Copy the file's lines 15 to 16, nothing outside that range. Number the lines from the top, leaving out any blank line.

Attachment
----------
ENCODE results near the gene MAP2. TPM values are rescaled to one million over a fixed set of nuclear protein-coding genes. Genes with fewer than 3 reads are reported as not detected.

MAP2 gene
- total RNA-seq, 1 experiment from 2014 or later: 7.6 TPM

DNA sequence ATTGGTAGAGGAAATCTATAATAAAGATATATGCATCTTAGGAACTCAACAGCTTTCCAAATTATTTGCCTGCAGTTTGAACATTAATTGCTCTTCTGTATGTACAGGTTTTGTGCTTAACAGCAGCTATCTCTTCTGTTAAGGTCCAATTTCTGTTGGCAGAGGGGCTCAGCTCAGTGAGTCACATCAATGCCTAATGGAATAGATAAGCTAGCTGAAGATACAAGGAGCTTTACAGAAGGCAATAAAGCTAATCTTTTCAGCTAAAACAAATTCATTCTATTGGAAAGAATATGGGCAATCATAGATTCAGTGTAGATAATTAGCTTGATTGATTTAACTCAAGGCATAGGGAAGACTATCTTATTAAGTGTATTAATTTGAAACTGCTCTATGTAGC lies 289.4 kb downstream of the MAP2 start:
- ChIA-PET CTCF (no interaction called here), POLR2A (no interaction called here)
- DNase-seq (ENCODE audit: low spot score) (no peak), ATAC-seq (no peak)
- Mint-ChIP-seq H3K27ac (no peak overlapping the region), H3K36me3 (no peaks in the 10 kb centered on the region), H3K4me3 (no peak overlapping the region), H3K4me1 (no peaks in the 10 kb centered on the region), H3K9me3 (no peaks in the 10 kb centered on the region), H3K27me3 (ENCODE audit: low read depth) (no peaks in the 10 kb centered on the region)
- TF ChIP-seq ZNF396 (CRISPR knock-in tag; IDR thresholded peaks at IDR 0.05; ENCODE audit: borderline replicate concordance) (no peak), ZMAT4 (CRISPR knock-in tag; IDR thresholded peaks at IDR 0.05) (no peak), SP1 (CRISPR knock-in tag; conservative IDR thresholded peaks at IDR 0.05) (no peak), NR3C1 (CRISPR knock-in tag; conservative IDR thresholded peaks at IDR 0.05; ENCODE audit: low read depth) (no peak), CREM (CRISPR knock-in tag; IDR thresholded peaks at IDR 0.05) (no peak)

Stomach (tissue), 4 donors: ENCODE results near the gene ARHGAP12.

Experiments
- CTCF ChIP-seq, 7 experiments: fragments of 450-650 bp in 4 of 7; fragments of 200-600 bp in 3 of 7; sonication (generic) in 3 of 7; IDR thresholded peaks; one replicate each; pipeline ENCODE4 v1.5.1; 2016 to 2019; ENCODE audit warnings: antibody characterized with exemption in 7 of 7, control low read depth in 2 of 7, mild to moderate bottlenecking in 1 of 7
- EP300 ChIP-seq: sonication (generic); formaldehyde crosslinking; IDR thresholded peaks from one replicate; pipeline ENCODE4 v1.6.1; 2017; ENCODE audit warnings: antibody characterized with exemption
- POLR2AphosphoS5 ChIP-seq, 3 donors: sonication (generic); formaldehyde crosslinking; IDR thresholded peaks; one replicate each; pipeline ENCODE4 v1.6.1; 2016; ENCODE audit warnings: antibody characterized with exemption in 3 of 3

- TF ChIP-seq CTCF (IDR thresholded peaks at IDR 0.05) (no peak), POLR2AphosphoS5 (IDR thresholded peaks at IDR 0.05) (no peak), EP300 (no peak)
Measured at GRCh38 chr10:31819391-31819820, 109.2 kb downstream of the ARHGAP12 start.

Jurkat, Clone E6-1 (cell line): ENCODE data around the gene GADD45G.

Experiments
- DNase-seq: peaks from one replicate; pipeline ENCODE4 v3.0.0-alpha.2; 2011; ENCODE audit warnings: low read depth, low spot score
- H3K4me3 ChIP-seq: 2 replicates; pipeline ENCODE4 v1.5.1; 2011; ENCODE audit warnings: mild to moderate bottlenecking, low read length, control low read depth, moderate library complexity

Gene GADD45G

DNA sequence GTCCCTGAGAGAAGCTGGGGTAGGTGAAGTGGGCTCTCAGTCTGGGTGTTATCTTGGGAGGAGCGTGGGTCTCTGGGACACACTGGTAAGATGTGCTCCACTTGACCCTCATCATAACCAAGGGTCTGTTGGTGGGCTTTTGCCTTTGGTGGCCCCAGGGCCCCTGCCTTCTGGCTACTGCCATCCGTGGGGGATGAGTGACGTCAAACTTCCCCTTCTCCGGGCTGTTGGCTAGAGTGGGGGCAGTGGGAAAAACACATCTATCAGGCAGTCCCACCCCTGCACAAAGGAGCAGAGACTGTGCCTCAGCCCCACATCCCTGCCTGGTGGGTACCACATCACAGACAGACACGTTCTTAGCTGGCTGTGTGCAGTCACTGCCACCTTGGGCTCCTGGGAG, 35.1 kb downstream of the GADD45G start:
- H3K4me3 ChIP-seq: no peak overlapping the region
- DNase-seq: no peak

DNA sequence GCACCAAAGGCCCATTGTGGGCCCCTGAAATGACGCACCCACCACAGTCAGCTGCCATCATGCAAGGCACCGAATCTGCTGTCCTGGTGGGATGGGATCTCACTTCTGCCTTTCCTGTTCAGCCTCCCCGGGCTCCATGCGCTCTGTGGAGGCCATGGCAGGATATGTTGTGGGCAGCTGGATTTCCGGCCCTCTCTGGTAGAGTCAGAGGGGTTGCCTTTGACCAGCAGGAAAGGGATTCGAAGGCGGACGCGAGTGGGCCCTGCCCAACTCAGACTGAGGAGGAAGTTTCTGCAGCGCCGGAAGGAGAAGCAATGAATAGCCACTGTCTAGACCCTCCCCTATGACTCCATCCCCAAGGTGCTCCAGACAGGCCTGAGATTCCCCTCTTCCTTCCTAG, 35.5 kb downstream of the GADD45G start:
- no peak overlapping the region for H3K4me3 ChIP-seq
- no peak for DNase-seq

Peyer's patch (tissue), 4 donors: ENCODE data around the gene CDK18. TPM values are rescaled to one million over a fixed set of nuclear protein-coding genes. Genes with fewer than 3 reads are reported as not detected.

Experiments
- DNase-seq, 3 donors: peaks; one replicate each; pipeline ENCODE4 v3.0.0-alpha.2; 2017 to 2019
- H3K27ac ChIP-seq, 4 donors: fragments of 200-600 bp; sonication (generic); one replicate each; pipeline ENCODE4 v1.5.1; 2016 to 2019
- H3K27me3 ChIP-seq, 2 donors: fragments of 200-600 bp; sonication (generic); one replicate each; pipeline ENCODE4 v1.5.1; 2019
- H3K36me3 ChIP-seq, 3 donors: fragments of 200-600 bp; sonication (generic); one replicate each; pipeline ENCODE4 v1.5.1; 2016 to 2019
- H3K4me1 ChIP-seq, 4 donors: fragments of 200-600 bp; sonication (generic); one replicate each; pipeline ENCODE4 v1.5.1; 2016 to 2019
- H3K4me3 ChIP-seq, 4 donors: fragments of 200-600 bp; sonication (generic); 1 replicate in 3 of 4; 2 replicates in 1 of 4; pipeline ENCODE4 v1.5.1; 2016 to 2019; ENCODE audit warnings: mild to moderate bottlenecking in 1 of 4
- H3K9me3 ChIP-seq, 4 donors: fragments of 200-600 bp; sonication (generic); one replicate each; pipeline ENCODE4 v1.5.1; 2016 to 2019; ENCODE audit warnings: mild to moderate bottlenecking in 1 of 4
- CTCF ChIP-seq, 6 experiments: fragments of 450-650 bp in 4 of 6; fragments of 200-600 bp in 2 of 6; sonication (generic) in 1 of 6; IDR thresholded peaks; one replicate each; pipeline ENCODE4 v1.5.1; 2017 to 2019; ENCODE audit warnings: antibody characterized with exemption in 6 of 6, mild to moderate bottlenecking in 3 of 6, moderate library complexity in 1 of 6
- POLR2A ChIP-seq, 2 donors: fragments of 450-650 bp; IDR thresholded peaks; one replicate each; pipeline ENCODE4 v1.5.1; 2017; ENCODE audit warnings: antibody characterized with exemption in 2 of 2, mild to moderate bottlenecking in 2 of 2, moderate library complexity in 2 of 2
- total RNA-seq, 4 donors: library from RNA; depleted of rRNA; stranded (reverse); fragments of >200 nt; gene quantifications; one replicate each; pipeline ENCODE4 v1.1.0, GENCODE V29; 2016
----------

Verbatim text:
Measured at GRCh38 chr10:31819391-31819820, 109.2 kb downstream of the ARHGAP12 start.

Jurkat, Clone E6-1 (cell line): ENCODE data around the gene GADD45G.